Palmaris Longus Agenesis (PLA) among major ethnic groups of rural sabah

Aye Mya Thidar and Zainal Arifin Mustapha and Tin Tin Myint and Daw Khin Saw Naing and Didre Faye Danggot (2014) Palmaris Longus Agenesis (PLA) among major ethnic groups of rural sabah. (Unpublished)

Palmaris Longus Agenesis (PLA) among major ethnic groups of rural sabah.pdf

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The functional role of Palmaris longus muscle is little to human upper limb, but its long tendon is very useful as a donor tendon in hand reconstructive surgery. In the human body, Palmaris longus muscle is often described as one of the most variable muscles in both number and form. It is only to be consistently found in mammals especially in those using forelimbs for weightbearing and ambulation. The absence of Palmaris longus in human appears to be hereditary but its possibility through genetic transmission has not been proven yet. The first report in 1559 estimated the Palmaris longus agenesis (PLA) was 17.2% among Indians and 12-24% in Caucasians. It was reported to be 4.6% among Singaporean-Chinese while 12.6% and 26.6% in Nigeriablack and Turkish people respectively. A 2007 UKM study shows prevalence of PLA in Malays was 11.3% followed by Indians (10.7%) and Chinese (6.0%). Studies had indicated that PLA would be associated with other anatomical variations of hand. Borneo is the third largest island in the world and located in the centre of the Maritime Southeast Asia. Sabah, once known as north Borneo, is the second biggest states in Malaysia after Sarawak. Sabah, the land below the wind, has over 32 ethnic groups of people who make up the multicultural state. The largest indigenous ethnic group in Sabah is Kadazan-Dusun residing mainly on the West Coast region of Sabah, making up about 30% of population. They traditionally work as paddy and vegetable planters. One famous feature of Kadazan-Dusun culture is the Harvest Festival where these people give thanks to Rice spirit for harvest. Bajau is the second largest indigenous ethnic group and they are well known as Sabah's cowboy horsemen. They live in east coast of Sabah. Murut is the third largest indigenous ethnic group in Sabah and mostly live in South W cst region of Sabah and remote area like the interior residency between Keningau, tenom and Pensiangan. They were great hunters, using blowpipes and poisoned darts during hunting. Some are still living in Palmaris longus agenesis among major ethnic groups of rural Sabah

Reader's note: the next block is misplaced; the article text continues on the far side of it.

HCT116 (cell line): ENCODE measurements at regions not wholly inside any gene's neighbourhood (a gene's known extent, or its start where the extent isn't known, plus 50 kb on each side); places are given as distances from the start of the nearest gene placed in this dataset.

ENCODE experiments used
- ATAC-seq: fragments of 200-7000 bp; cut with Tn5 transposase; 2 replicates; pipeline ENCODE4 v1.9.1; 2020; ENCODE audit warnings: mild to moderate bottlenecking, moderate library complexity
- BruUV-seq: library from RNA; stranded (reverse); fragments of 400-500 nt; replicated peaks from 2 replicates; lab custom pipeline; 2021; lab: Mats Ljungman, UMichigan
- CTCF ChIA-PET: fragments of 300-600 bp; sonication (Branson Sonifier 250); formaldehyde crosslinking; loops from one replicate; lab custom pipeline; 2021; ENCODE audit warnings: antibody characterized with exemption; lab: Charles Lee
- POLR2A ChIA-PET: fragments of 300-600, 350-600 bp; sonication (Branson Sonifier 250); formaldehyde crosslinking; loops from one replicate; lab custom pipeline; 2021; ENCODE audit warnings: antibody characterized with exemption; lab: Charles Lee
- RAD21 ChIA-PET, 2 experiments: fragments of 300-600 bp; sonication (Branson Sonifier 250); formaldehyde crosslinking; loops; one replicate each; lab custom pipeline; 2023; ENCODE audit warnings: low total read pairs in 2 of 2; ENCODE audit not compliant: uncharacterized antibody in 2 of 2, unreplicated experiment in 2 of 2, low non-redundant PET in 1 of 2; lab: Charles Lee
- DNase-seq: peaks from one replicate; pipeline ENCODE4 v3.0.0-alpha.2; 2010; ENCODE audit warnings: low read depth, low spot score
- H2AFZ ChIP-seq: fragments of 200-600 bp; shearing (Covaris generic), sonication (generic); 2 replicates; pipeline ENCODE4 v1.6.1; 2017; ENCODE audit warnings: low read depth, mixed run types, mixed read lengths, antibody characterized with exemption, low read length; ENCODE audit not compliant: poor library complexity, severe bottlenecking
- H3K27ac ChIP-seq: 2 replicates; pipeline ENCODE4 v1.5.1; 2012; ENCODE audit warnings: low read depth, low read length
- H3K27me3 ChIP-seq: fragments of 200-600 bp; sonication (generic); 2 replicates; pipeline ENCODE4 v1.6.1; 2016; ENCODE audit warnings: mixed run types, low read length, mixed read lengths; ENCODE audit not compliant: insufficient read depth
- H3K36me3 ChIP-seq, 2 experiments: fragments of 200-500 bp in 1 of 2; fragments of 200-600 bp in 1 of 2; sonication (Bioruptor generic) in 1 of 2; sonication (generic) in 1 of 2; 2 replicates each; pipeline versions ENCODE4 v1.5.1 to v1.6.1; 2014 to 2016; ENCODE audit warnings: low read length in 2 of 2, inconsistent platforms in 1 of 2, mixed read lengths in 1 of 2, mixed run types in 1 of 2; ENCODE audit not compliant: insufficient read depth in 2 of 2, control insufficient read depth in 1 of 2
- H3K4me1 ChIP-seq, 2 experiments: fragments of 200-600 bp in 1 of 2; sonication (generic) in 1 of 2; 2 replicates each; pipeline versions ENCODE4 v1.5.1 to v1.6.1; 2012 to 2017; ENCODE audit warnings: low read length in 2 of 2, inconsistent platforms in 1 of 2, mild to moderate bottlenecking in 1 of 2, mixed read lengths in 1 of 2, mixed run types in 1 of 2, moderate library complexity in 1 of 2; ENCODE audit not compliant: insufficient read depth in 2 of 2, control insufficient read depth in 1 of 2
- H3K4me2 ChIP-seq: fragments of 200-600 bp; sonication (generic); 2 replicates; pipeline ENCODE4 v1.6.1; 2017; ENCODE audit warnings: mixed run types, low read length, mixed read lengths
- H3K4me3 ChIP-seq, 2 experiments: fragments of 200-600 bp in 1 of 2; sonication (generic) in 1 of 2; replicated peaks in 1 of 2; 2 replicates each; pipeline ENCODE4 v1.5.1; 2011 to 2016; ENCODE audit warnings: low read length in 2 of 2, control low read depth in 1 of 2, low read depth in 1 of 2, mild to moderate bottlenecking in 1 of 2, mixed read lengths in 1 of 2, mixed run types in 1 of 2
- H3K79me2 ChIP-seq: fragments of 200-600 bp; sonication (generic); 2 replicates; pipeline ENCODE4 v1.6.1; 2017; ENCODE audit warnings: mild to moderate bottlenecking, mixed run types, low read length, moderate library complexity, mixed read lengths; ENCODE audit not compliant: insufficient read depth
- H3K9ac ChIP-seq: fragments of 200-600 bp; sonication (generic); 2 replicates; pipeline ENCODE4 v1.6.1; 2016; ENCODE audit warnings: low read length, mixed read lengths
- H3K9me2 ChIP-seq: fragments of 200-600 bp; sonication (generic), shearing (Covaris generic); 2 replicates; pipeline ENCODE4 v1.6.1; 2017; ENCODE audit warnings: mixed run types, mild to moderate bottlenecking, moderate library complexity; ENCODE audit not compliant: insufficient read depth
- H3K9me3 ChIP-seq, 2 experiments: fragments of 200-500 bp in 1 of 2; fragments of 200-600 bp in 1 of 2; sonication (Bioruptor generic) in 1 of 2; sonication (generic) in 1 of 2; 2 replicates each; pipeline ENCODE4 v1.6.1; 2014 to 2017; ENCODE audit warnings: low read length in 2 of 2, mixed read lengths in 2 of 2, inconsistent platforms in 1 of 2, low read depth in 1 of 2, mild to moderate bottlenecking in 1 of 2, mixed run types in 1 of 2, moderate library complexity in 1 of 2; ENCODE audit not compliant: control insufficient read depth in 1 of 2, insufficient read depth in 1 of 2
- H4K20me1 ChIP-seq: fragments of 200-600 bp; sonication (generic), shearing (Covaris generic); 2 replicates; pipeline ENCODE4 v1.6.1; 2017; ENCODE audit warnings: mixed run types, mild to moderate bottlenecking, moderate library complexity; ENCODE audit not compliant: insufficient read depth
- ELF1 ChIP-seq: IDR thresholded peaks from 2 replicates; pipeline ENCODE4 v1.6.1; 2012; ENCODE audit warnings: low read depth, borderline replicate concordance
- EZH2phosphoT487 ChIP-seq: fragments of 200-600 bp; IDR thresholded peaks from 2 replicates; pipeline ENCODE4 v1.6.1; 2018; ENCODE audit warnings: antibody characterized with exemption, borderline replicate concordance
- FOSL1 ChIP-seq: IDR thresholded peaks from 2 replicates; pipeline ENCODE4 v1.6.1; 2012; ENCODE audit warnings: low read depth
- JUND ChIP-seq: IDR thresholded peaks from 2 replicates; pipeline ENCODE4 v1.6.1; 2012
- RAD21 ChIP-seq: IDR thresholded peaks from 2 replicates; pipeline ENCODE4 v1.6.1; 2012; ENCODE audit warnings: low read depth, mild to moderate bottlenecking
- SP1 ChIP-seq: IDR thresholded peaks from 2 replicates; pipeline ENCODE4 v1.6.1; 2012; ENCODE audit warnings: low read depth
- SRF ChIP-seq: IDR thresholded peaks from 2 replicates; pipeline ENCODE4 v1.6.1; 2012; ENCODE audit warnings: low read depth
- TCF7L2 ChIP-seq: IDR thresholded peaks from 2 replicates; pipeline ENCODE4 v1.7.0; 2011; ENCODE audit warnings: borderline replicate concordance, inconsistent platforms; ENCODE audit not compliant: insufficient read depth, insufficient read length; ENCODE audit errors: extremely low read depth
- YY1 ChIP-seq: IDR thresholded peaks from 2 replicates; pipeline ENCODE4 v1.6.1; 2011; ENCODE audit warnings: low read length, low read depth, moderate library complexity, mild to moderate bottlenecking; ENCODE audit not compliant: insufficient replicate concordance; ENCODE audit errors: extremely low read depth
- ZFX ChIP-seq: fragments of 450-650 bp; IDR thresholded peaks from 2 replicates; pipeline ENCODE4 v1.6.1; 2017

Item Type: Research Report
Subjects: Q Science > QM Human anatomy
Depositing User: NORAINI LABUK -
Date Deposited: 22 Jul 2019 12:35
Last Modified: 22 Jul 2019 12:35

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